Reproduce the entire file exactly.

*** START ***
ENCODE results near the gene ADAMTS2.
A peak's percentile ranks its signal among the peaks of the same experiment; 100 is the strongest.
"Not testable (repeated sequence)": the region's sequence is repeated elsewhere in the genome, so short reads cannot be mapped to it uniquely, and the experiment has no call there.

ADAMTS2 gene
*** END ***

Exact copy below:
ENCODE results near the gene ADAMTS2.
A peak's percentile ranks its signal among the peaks of the same experiment; 100 is the strongest.
"Not testable (repeated sequence)": the region's sequence is repeated elsewhere in the genome, so short reads cannot be mapped to it uniquely, and the experiment has no call there.

ADAMTS2 gene